Here's our look at the Trump administration and the rest of Washington:
- Military probes possible friendly fire in deaths of two U.S. service members in Afghanistan
- Trump signs executive order that could open California coast to drilling
- House okays one-week stopgap measure to avert shutdown
- GOP shutting out doctors, Democrats in effort to resuscitate healthcare overhaul
- Sanctuary cities get legal boost from conservative Supreme Court rulings
- Two American troops killed in Afghanistan near site where U.S. dropped mega bomb
Paul Manafort, facing mounting questions about his work for pro-Russian interests in the Ukraine, may be belatedly registering as a foreign agent.
Manafort, a onetime campaign manager for Donald Trump, has been in talks with the government about registering under the Foreign Agents Registration Act for some of his past political work, according to a statement from his spokesman, Jason Maloni.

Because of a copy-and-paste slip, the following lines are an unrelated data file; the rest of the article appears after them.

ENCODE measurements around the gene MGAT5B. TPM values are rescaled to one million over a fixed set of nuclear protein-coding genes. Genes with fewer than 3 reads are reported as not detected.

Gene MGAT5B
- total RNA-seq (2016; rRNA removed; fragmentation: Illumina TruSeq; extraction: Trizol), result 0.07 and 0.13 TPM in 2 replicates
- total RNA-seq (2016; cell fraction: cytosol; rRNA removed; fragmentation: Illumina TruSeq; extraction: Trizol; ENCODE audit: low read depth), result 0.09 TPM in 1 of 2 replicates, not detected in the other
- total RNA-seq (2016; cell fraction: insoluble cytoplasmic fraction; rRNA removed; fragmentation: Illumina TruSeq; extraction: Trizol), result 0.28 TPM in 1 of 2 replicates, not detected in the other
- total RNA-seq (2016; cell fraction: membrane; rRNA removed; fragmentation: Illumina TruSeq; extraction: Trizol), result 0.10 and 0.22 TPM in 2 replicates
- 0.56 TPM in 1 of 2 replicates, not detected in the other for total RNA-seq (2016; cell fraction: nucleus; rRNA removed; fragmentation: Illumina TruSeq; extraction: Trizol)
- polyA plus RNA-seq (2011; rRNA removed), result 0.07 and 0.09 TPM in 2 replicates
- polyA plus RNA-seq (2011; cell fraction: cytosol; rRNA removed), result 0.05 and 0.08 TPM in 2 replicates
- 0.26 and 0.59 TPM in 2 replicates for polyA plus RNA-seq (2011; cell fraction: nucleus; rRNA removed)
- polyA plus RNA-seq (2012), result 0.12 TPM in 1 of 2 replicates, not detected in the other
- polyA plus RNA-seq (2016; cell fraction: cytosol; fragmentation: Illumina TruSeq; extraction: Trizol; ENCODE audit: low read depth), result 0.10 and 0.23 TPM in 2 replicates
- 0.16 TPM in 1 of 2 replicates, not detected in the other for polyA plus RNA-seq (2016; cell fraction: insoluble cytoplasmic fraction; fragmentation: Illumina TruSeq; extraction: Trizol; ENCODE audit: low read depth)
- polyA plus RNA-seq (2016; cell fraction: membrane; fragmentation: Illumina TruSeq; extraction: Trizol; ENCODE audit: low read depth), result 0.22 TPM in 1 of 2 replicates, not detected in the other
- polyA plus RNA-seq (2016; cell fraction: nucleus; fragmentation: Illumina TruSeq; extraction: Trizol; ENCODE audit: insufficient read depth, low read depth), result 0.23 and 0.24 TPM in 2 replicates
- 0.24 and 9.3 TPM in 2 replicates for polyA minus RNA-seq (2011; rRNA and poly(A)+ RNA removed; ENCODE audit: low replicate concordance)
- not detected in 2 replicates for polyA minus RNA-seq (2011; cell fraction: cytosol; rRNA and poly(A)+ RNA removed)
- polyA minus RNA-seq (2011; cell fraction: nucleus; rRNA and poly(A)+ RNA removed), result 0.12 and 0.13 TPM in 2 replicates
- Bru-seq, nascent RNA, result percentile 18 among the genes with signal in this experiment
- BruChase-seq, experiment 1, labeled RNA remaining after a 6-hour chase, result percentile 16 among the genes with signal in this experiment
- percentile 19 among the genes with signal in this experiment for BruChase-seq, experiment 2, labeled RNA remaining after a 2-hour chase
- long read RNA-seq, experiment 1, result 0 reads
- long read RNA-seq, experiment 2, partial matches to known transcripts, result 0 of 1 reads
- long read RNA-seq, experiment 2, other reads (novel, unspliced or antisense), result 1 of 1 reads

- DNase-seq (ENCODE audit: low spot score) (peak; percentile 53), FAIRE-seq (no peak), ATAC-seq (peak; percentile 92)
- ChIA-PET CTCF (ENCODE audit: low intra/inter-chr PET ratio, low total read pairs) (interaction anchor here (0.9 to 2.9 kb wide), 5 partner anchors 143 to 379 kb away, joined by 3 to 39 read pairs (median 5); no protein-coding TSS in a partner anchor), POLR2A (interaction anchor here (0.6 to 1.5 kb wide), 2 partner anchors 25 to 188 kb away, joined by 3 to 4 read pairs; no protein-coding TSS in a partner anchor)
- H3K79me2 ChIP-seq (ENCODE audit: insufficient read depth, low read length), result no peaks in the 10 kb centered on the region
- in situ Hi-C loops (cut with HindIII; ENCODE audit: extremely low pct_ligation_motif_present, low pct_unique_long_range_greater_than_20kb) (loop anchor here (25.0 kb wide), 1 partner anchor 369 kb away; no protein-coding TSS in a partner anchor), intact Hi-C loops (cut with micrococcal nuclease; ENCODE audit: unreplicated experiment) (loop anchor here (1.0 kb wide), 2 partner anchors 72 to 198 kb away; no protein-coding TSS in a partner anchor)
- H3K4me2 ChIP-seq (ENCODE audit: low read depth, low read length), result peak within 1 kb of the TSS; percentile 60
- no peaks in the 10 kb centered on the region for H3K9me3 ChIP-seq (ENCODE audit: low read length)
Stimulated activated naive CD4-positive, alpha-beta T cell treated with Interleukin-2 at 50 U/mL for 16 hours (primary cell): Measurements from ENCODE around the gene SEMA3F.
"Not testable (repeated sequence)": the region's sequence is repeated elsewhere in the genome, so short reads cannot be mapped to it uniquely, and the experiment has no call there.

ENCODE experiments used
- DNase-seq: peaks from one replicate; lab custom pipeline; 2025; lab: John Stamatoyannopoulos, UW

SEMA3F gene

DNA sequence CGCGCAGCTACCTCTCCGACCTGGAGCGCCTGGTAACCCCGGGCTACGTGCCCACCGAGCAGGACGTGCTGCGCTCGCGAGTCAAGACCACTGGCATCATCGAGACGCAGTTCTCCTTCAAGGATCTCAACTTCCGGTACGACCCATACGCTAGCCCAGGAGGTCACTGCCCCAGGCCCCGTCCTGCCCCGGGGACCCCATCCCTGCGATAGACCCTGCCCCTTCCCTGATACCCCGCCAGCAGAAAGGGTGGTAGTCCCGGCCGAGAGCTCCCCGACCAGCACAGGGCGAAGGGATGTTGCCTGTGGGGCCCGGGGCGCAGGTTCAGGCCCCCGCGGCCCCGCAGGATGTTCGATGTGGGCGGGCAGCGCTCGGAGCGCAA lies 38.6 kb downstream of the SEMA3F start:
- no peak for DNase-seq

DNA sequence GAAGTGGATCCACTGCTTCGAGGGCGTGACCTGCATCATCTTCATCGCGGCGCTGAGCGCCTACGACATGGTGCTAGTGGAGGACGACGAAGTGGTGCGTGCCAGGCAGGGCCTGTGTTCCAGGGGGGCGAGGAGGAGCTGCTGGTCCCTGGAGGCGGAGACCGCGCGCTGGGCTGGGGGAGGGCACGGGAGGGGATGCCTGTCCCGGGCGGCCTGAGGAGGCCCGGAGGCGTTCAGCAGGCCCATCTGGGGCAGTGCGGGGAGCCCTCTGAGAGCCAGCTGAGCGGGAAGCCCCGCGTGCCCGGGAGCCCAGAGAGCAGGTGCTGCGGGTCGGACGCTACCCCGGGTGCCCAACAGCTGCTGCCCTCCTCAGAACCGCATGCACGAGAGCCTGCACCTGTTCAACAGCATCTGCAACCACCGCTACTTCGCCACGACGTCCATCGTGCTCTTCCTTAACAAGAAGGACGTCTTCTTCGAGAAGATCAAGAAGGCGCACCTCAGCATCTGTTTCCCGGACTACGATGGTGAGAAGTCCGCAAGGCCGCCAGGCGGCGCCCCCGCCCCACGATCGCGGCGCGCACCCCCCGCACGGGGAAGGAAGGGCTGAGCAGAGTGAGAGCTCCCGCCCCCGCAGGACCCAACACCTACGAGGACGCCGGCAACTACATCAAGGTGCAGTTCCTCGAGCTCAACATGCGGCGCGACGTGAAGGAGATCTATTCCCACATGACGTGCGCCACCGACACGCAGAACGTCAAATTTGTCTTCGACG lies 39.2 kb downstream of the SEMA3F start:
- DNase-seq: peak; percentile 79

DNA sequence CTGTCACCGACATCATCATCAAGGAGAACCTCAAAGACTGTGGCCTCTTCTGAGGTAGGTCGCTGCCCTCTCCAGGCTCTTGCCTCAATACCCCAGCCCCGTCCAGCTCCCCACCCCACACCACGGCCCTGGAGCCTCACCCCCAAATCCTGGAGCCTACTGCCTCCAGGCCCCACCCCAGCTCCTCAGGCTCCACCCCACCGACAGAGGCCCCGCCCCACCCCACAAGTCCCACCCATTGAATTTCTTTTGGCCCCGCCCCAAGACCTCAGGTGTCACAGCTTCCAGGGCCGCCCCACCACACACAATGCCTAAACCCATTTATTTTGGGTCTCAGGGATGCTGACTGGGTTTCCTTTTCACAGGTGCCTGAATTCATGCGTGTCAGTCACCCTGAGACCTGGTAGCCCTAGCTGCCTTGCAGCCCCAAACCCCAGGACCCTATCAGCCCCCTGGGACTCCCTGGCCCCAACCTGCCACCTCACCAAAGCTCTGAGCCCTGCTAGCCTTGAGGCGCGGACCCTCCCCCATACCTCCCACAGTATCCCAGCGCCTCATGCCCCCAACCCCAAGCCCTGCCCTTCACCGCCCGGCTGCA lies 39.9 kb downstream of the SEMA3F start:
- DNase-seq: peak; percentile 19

“Mr. Manafort received formal guidance recently from the authorities and he is taking appropriate steps in response to the guidance,” the statement said. “The work in question was widely known, concluded before Mr. Manafort began working with the Trump campaign and was not conducted on behalf of the Russian government.”
Maloni would not answer questions about exactly what work Manafort could disclose.
Manafort worked as a political consultant for ousted Ukraine President Viktor Yanukovych, a pro-Russia figure who was driven from office.
Manafort was forced to leave the Trump campaign after investigators in Kiev said they were investigating him for accepting more than $12.7 million in secret payments from Yanukovych’s Party of Regions.
Federal law says U.S. citizens who do work on behalf of other governments must register with the Justice Department, though prosecutors rarely file charges based solely on that law.
Manafort also faces inquiries under congressional and FBI investigations into whether anyone connected with the Trump campaign colluded with Russian government hackers who tried to sway the 2016 presidential election.
He would become the second close Trump advisor pressured to register as a foreign agent. Michael Flynn, Trump’s former national security advisor, submitted a registration in March acknowledging that work he did for a Turkish company was also representing the interests of the Turkish government.